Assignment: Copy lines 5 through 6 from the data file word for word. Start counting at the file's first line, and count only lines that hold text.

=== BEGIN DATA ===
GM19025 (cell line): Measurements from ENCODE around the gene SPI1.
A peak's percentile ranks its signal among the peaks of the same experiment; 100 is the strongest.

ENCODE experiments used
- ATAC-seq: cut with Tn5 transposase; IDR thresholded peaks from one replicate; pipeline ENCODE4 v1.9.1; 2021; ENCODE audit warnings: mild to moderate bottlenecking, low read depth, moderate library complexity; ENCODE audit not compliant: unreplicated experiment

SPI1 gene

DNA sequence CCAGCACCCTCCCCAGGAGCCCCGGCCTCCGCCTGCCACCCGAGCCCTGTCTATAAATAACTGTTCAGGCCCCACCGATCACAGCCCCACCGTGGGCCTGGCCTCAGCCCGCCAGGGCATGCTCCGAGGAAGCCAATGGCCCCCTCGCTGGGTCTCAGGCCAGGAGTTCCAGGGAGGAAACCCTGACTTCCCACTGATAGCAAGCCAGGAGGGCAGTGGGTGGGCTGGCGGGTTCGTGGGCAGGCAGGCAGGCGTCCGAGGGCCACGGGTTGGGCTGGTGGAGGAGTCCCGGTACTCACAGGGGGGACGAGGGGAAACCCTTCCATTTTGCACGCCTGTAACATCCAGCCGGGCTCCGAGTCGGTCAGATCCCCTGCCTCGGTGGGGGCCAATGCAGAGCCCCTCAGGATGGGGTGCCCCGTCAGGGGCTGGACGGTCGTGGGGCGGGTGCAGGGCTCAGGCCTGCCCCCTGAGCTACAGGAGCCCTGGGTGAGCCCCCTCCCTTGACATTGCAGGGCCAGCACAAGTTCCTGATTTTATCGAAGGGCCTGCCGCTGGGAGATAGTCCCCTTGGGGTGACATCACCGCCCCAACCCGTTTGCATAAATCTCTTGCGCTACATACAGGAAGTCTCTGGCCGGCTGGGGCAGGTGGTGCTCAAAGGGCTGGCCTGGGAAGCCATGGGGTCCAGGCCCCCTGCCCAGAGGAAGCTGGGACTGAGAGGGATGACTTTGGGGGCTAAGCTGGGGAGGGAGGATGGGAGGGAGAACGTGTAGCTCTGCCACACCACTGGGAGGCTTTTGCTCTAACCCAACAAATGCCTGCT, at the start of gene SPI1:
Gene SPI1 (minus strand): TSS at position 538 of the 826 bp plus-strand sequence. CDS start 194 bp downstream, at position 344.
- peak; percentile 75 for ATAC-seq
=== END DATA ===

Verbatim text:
SPI1 gene

DNA sequence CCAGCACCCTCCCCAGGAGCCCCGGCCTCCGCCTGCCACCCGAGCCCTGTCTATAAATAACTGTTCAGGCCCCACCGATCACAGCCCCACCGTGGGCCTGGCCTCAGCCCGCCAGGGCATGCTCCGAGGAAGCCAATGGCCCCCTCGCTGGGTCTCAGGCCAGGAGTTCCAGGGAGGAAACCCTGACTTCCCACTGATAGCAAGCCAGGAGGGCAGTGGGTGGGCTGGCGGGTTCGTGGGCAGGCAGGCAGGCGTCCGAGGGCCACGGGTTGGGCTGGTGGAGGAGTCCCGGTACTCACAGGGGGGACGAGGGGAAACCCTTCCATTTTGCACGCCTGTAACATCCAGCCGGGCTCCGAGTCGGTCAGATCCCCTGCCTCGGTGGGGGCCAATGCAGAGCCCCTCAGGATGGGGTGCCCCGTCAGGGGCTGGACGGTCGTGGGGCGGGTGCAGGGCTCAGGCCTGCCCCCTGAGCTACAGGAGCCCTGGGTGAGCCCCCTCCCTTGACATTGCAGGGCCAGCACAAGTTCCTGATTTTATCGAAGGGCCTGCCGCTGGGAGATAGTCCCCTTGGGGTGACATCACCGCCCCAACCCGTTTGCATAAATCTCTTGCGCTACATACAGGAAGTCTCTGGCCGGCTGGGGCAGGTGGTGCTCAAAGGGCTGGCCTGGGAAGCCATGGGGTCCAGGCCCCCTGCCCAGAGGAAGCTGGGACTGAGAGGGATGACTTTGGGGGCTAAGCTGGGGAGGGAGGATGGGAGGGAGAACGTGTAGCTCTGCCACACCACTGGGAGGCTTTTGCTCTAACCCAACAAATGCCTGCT, at the start of gene SPI1: